Porizkova stressed that she ‘put everything’ into her marriage and wouldn’t have given up on it if he would have communicated with her more.
‘I was willing to stay with my husband forever, even with things not being great and with him wanting to sleep in separate bedrooms and with him not paying much attention to me,’ she insisted.
‘I just needed him to talk to me. I just needed him to communicate and go, “You know, I still love you.” I would ask him, “Is it health related? Why don’t you want me anymore?”‘
Difficult: Porizkova said she eventually grew up and tried to find her own way, considering she was only 19 when she met Ocasek (pictured in 1996), but it was a ‘turn off’ for her husband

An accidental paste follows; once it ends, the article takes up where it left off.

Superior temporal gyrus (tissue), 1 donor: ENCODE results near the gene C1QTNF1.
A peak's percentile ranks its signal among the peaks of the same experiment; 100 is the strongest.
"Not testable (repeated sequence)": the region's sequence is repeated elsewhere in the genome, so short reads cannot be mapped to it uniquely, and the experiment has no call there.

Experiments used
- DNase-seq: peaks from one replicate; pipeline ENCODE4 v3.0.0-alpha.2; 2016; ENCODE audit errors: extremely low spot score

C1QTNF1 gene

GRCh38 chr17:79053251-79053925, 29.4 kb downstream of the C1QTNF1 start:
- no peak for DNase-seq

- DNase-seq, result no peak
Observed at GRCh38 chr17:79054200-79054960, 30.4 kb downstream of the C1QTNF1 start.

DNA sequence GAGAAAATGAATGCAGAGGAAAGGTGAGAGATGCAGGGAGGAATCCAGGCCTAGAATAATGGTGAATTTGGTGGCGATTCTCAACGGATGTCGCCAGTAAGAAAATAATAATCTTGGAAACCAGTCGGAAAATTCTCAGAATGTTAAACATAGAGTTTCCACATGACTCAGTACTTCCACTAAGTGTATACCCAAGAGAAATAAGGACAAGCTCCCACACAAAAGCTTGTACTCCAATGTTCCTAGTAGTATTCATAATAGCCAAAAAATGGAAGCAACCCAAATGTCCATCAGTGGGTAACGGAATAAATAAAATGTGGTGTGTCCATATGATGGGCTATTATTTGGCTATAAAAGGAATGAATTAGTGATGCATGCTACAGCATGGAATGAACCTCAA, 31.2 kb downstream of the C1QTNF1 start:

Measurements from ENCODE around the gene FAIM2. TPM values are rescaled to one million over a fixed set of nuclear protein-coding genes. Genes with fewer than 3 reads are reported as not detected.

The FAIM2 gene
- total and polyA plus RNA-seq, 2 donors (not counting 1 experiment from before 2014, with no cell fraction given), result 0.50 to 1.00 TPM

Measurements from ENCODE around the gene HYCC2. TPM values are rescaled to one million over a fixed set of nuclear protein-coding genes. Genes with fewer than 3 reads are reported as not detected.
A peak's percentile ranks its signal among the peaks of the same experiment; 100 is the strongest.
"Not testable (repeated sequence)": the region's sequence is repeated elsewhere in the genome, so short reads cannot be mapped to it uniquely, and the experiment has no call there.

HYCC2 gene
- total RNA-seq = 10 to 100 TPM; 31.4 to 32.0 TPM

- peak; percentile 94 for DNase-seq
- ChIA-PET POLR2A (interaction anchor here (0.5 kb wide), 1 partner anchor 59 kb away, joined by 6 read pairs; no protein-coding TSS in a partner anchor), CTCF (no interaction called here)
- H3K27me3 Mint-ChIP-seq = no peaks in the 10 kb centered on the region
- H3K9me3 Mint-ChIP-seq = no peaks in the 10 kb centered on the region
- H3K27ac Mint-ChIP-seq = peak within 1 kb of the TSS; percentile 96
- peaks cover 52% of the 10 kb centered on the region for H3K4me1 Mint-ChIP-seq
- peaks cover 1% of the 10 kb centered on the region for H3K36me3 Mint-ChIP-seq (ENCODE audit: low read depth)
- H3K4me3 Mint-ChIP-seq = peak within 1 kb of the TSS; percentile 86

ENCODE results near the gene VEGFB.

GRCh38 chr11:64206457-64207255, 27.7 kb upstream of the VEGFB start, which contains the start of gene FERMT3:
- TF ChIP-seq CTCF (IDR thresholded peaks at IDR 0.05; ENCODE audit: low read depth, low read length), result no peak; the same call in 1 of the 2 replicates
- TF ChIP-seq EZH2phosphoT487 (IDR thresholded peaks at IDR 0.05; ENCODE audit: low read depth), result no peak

Hard to handle: Porizkova (pictured in 2003) stressed that she ‘put everything’ into her marriage and wouldn’t have given up on it if he would have communicated with her more
Family: The mom of two noted that Ocasek was a good father to their sons, Jonathan, 28, and Oliver, 23, in a way that he wasn’t with his other children from his previous two marriages
The Sports Illustrated alum said Ocasek would respond by telling her she was ‘too miserable,’ asking: ‘Why can’t you just be happy.’
‘That’s not communicating. That’s not talking. That’s not understanding each other,’ she noted. ‘He just wanted me to smile and kind of leave him to his own devices.’
Porizkova said she never stopped loving Ocasek and ‘couldn’t conceive of a life without him,’ even when they quietly separated in 2017 after nearly 30 years of marriage.